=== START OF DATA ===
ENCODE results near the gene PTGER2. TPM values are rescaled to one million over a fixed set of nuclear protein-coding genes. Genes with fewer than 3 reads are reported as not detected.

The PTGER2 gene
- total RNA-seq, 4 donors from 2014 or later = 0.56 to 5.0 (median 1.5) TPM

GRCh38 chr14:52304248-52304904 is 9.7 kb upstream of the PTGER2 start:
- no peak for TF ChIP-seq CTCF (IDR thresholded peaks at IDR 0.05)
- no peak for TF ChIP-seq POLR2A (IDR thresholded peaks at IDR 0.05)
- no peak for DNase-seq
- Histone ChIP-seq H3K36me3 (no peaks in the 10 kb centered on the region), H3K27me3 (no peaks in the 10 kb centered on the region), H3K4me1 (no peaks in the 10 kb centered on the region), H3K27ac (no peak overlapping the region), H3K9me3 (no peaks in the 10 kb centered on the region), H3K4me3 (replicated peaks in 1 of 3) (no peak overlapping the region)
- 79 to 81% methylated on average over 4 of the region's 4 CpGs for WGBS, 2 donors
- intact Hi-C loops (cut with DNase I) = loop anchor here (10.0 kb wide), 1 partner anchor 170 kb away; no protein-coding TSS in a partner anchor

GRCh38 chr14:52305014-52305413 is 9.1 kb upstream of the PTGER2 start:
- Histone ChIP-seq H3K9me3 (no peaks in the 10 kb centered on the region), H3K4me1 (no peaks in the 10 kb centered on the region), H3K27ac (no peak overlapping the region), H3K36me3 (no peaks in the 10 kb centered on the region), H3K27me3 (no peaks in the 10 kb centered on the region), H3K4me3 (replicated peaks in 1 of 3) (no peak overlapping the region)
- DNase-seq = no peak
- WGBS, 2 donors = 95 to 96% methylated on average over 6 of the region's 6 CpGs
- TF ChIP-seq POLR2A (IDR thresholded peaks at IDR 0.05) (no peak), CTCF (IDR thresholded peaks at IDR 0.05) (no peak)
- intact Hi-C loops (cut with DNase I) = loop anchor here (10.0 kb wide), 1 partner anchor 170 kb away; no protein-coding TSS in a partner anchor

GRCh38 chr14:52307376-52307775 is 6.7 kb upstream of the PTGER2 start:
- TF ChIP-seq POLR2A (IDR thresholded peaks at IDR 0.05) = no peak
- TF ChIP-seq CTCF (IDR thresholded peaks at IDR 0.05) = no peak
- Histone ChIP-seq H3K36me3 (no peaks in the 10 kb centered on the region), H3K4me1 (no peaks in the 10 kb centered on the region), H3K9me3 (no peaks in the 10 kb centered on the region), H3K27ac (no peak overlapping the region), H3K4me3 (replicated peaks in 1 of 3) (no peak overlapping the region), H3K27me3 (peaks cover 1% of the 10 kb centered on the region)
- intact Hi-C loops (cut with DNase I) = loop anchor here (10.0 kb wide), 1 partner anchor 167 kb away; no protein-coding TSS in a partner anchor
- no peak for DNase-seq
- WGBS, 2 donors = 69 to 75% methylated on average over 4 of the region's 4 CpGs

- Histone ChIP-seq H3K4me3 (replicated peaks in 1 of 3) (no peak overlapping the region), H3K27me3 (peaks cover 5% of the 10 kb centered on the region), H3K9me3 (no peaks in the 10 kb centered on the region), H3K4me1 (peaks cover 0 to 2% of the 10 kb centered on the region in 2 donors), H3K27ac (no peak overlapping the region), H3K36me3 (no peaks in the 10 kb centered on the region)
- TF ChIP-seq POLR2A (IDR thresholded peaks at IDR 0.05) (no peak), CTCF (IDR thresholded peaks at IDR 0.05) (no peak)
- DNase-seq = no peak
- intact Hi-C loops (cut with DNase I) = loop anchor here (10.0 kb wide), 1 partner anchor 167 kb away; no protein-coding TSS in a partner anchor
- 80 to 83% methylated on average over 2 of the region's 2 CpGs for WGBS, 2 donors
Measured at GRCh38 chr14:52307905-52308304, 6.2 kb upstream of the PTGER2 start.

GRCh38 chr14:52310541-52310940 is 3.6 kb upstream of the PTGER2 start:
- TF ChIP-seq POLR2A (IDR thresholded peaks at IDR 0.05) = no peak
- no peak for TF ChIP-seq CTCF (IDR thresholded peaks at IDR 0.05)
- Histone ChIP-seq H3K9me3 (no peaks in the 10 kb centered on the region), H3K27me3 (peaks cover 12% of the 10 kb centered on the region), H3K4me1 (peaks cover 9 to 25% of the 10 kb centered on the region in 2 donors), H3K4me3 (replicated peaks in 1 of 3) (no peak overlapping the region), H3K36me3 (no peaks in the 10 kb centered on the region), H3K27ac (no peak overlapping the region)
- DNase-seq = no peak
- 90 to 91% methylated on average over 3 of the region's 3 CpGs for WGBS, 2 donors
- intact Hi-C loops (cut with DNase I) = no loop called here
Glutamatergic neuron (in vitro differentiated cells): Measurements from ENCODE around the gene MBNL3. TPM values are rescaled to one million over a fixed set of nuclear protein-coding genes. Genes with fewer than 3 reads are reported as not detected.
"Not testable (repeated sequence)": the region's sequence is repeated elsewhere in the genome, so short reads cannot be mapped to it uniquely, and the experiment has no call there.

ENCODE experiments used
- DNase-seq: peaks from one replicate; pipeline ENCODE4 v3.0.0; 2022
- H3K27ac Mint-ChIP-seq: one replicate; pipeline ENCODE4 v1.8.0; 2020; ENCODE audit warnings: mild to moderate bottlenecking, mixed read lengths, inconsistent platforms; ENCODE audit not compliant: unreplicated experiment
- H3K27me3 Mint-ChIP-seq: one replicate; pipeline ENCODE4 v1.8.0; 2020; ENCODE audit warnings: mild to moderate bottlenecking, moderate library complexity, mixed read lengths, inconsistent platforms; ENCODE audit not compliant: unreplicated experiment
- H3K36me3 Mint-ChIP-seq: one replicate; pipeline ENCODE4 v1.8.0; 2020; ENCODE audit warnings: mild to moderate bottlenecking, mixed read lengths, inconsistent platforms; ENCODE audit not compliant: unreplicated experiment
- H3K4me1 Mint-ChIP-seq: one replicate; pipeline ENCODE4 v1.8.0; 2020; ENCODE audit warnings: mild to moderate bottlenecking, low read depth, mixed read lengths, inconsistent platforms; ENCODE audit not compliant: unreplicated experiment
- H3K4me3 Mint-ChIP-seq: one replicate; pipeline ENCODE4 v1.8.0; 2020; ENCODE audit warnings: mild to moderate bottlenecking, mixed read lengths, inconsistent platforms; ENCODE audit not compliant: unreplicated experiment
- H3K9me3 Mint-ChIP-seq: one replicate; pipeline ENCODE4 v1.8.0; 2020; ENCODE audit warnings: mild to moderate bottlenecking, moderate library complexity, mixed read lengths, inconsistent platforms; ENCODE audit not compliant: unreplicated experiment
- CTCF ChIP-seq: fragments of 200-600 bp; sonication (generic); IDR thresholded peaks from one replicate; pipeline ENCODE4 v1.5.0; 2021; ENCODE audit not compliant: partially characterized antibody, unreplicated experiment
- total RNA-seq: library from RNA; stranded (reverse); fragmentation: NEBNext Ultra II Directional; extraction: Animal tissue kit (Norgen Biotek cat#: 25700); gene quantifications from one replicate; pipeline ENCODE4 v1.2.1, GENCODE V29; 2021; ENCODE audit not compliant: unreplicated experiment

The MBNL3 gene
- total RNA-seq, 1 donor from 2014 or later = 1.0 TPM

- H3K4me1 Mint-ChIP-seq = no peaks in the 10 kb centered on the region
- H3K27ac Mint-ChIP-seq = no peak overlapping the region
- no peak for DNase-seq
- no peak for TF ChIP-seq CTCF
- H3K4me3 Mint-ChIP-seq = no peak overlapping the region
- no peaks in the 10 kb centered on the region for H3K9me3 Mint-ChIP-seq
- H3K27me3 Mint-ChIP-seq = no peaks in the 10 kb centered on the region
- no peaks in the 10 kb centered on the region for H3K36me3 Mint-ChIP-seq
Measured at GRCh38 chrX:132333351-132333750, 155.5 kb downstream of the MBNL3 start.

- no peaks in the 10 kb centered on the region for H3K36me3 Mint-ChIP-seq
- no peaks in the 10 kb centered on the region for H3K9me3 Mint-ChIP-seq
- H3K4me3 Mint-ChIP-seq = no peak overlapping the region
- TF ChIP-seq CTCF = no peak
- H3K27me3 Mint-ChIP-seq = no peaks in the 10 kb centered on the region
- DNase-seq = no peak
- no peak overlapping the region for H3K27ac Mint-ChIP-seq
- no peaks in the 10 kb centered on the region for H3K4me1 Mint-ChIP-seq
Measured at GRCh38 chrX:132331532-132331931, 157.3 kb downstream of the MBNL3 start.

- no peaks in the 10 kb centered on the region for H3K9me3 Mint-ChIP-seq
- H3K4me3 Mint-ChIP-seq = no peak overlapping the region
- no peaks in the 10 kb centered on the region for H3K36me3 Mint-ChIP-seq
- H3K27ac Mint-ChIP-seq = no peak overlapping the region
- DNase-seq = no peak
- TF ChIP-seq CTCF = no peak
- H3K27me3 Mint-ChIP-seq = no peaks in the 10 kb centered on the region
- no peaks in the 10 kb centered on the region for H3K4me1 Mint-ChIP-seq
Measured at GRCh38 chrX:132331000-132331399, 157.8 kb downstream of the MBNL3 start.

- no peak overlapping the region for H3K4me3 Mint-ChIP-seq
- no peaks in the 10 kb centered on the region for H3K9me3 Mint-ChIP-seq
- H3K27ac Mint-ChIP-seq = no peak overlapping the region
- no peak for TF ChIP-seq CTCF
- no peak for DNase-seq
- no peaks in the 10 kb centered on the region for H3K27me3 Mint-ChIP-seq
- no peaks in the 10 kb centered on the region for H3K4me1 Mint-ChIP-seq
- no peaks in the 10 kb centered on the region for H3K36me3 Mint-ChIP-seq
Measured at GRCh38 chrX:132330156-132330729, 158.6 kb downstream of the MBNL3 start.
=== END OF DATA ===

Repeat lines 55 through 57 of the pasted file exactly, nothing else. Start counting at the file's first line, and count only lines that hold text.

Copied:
- H3K4me3 Mint-ChIP-seq = no peak overlapping the region
- no peaks in the 10 kb centered on the region for H3K9me3 Mint-ChIP-seq
- H3K27me3 Mint-ChIP-seq = no peaks in the 10 kb centered on the region